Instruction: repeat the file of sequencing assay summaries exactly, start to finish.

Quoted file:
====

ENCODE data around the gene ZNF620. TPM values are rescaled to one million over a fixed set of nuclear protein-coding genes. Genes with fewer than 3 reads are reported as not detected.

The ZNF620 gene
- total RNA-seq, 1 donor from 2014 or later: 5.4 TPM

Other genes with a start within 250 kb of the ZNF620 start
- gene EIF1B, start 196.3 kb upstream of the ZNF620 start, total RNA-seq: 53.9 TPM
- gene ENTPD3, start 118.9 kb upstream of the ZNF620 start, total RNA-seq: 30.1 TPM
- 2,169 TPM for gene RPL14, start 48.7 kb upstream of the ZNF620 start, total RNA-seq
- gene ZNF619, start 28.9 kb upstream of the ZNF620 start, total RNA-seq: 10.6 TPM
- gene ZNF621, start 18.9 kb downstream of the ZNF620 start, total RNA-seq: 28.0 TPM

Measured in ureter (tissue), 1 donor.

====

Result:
ENCODE data around the gene ZNF620. TPM values are rescaled to one million over a fixed set of nuclear protein-coding genes. Genes with fewer than 3 reads are reported as not detected.

The ZNF620 gene
- total RNA-seq, 1 donor from 2014 or later: 5.4 TPM

Other genes with a start within 250 kb of the ZNF620 start
- gene EIF1B, start 196.3 kb upstream of the ZNF620 start, total RNA-seq: 53.9 TPM
- gene ENTPD3, start 118.9 kb upstream of the ZNF620 start, total RNA-seq: 30.1 TPM
- 2,169 TPM for gene RPL14, start 48.7 kb upstream of the ZNF620 start, total RNA-seq
- gene ZNF619, start 28.9 kb upstream of the ZNF620 start, total RNA-seq: 10.6 TPM
- gene ZNF621, start 18.9 kb downstream of the ZNF620 start, total RNA-seq: 28.0 TPM

Measured in ureter (tissue), 1 donor.